4. put another way, the PSA should be able, from reading the specification and claims, to perform the invention without undue burden (at [94]);
  5. where a claim recites a ‘principle of general application’, i.e. an element of the claim is stated in general terms, the claim is sufficiently enabled if the PSA could reasonably expect the invention to work with anything which falls within the general term (at [100]).


The requirement for support is closely related to, but distinct from, the disclosure requirement.  Some principles and guidelines may be found in the Delegate’s decision:
  1. the requirement of support can be summarised as being that the scope of the claims should correspond to the technical contribution to the art (at [109]);
  2. the technical contribution to the art should not be confused with the inventive concept – the latter relates to the ‘essence’ of the invention, whereas the former relates to how far that concept has carried-forward the state of the art (e.g. an invention that represents a greater advance in the art is likely to be entitled to a broader scope of protection under the ‘support’ requirement) (at [111]);
  3. it is a relevant consideration whether the technical contribution to the art is a general principle or the specific examples in the specification (at [113]);
  4. it is not enough that features in the claims be mentioned in the description, rather the description must be the base which fairly entitles the patentee to a monopoly of the width claimed (at [114]);
  5. the task of the decision-maker is similar to, though subtly different from, that required to assess disclosure (at [115]):
    1. construe the claims to determine the scope of the invention as claimed,
    2. construe the description to determine the technical contribution to the art, and
    3. decide whether the claims are supported by the technical contribution to the art.

Application to the Specific Case

The invention claimed by US Gypsum is a fire resistant panel which comprises a gypsum core sandwiched between two cover sheets.  The invention is said to differ from prior panels (and, indeed, the Delegate found the claims to be novel and inventive) in that the core comprises ‘a crystalline matrix of set gypsum and high expansion particles having a volume expansion of about 300% or more of their original volume after being heated for about one hour at about 1560°F’.

The advantage of this structure is said to be that the panel is both fire resistant and light-weight.  However, these properties (i.e. the desired characteristics of the panel) are themselves defined in the claims, which further recite ‘the gypsum core having a density (D) of about 40 pounds per cubic foot or less and a core hardness of at least about 11 pounds, and the gypsum core effective to provide a Thermal Insulation Index (TI) of about 20 minutes or greater.’

The specification supports the fact that gypsum panels having the desired combination of properties can be made by describing a number of samples that were manufactured and tested.  Overall, a substantial number of these samples were indeed shown to have the desired properties, however a similarly substantial number were shown not to have that combination of properties.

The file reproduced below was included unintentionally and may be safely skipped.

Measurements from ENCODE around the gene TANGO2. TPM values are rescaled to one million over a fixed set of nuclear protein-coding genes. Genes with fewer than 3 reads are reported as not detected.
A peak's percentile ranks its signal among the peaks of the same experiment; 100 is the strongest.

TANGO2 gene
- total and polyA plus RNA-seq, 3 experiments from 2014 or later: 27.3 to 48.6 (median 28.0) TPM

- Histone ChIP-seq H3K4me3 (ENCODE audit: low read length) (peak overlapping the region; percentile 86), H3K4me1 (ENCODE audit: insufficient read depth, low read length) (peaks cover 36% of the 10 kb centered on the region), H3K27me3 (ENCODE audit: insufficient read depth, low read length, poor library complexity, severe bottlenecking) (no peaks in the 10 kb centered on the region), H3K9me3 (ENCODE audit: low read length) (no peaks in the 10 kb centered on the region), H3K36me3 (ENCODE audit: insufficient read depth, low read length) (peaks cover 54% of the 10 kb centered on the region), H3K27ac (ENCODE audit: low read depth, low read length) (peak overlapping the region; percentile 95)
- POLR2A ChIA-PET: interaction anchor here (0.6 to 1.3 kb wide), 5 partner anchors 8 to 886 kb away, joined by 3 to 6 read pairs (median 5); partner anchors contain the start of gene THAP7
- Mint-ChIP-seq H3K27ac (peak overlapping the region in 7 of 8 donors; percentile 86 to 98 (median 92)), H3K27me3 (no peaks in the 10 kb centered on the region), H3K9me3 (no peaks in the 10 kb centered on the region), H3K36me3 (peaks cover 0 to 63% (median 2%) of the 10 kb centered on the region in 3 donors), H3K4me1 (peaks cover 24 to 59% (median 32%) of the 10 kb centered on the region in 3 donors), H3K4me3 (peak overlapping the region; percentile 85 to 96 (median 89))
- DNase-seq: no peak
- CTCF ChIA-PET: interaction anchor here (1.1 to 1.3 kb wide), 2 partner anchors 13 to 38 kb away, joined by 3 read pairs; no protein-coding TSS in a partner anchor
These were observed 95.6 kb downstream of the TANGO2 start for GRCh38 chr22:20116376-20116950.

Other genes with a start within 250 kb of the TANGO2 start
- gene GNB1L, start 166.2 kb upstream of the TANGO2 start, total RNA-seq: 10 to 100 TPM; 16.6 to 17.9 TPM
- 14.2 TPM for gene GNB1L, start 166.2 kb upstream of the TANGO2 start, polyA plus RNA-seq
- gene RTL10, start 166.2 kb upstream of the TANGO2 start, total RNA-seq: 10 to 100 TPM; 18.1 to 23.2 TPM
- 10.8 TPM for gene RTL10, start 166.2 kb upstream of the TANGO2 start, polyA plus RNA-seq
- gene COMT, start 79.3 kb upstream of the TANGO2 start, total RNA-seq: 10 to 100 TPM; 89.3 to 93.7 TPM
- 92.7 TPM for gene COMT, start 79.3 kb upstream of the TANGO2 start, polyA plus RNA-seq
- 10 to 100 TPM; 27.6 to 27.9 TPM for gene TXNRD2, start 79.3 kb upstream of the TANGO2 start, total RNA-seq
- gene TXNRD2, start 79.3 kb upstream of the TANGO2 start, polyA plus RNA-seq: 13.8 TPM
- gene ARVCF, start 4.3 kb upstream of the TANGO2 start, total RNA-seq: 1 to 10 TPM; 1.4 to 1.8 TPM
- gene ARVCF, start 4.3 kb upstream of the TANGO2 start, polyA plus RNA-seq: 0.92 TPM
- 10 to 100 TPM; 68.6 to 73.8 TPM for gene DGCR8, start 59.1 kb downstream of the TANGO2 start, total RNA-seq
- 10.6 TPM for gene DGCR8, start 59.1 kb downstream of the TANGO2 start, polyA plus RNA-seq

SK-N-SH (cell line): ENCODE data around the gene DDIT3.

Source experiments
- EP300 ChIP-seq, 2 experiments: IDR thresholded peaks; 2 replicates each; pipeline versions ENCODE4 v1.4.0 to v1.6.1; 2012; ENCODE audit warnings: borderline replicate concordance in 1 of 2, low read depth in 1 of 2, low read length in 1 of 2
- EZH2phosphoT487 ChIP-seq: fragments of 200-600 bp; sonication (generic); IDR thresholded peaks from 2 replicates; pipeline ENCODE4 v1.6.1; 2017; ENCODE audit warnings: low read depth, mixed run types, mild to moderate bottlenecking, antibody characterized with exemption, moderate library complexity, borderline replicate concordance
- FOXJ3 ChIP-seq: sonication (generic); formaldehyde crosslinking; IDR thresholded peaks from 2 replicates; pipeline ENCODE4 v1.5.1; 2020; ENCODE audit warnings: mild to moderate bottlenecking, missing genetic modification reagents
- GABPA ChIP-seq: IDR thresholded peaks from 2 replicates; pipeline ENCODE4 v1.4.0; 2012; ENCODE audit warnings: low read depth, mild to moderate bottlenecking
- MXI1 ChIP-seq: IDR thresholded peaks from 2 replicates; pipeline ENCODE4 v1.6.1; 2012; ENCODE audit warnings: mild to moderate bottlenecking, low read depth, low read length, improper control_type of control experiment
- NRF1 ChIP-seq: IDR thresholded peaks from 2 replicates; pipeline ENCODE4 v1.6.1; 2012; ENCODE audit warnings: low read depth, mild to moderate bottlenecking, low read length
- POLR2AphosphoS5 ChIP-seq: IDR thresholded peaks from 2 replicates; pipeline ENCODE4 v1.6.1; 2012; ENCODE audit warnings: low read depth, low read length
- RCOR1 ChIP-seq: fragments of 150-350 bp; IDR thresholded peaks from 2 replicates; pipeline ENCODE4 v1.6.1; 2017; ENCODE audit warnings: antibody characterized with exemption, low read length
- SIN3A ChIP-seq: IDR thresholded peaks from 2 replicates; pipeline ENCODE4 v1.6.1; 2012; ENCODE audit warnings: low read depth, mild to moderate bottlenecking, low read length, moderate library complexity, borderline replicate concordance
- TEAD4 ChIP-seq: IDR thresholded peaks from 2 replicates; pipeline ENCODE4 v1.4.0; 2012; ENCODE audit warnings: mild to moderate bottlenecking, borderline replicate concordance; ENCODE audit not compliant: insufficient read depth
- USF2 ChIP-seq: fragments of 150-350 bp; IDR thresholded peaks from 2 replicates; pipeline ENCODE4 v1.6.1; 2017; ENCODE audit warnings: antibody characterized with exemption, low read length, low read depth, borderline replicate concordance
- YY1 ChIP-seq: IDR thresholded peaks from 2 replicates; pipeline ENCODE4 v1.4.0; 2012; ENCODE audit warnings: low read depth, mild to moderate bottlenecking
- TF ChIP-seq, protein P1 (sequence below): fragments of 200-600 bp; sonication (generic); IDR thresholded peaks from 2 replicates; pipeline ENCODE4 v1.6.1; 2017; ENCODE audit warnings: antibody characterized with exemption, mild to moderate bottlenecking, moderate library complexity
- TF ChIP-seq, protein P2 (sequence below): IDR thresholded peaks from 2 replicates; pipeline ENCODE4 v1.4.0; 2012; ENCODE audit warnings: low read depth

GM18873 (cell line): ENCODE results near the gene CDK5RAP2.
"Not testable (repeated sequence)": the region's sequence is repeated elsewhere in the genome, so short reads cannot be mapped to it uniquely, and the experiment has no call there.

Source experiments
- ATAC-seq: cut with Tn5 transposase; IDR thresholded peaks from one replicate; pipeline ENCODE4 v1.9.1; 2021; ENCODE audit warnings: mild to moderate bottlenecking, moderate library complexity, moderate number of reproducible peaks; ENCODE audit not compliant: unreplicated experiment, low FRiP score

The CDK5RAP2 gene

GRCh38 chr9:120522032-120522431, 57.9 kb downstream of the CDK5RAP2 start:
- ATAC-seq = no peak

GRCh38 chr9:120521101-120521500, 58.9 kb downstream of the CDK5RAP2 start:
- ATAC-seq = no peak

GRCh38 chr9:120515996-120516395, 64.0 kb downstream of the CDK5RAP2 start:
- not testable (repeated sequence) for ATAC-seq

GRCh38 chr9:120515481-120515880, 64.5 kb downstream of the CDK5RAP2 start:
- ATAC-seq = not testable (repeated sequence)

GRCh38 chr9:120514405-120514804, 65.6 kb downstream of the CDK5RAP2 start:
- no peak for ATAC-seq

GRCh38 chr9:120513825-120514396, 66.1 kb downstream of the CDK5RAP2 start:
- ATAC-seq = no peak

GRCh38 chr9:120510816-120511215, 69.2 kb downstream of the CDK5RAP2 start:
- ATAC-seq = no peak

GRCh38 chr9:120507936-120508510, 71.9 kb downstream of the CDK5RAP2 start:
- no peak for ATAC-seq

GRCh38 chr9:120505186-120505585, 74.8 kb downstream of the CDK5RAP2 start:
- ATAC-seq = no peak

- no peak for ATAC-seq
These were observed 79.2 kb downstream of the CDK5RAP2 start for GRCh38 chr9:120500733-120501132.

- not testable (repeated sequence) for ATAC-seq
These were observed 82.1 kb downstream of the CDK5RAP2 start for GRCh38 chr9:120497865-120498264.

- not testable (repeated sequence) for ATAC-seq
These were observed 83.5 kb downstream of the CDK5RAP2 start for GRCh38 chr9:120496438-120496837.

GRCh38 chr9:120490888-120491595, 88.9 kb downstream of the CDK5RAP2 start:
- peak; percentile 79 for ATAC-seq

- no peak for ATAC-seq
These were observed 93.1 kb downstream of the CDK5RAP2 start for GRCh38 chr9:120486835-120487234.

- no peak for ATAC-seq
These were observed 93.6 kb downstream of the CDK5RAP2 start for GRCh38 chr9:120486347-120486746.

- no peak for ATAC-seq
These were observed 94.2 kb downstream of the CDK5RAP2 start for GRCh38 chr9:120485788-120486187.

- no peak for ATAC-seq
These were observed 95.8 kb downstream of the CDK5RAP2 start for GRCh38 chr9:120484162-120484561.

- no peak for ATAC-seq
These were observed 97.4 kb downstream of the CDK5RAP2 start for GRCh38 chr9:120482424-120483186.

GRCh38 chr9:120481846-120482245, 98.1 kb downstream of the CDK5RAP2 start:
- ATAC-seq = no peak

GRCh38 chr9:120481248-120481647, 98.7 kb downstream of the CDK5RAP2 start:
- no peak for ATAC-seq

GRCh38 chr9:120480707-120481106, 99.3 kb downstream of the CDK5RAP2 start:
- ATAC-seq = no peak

As the Delegate noted (at [102]):

The more important question relates to the parameters that define the panels, i.e. the core density, the core hardness, the Thermal Insulation Index, and fire resistance. … there are a lot of process and starting material variables that will affect whether a panel has the claimed parameters. The specification does not provide clear guidance telling the person skilled in the art how to adjust the process and materials so as to achieve with certitude the full combination of properties, in particular the fire resistance of the panel. Where the work involved in adjusting the composition of the panels amounts to reasonable trial and error, then the specification provides an adequate disclosure. However, if the work involved amounts to an undue burden, then the specification has not provided an adequate disclosure.

The evidence showed that, in fact, the process of testing particular panels to determine whether or not they had the desired properties – fire resistance in particular – is burdensome, at least in the sense of being expensive (at [107]).  The Delegate therefore concluded that the specification does not meet the disclosure requirement of s 40(2)(a).

With regard to support, the applicant submitted that the contribution to the art lay in the use of high expansion particulates to produce a low density, fire resistant gypsum panel (at [117]).  However, the Delegate found that this was overstating the contribution, noting that the various examples in the specification show that high expansion particulates will sometimes lead to a fire resistant panel, and sometimes will not, and thus concluding that the advance made in the art was no more than the knowledge that high expansion particulates can produce a low density, fire resistant gypsum panel in some instances.  The specification did not disclose any general principle that could be applied so as to produce panels with the desired properties with a high degree of certitude.

Therefore the Delegate found that the scope of the claims exceeded the actual contribution made to the art, and the support requirement of s 40(3) was not satisfied.

Conclusion – Bar Raised on Claims By Parameters or Result

This decision demonstrates how the Raising the Bar reforms relating to disclosure and support will impact significantly on claims that rely on parameters and/or resulting properties of an invention.  There is no prohibition on ‘claiming by reference to result’ in Australia, however such claims must now be carefully drafted to ensure that they do not exceed the actual technical contribution made by the inventor.  Similarly, there is nothing inherently impermissible in claiming an invention in terms of ranges of parameters of materials or process steps, however applicants now need to take care to ensure that the description provides sufficient detail to enable a skilled worker to arrive at a working embodiment without the need for excessive or unreasonable trial-and-error.

More generally, this is the first published decision, at any level, to consider the new disclosure and support requirements.  While Patent Office decisions do not have the force of law, until such time as these provisions are considered by the Federal Court, this is best guidance we have yet received on how they are to be interpreted, and it will certainly be applied by Australian patent examiners across a range of claim formats and technologies.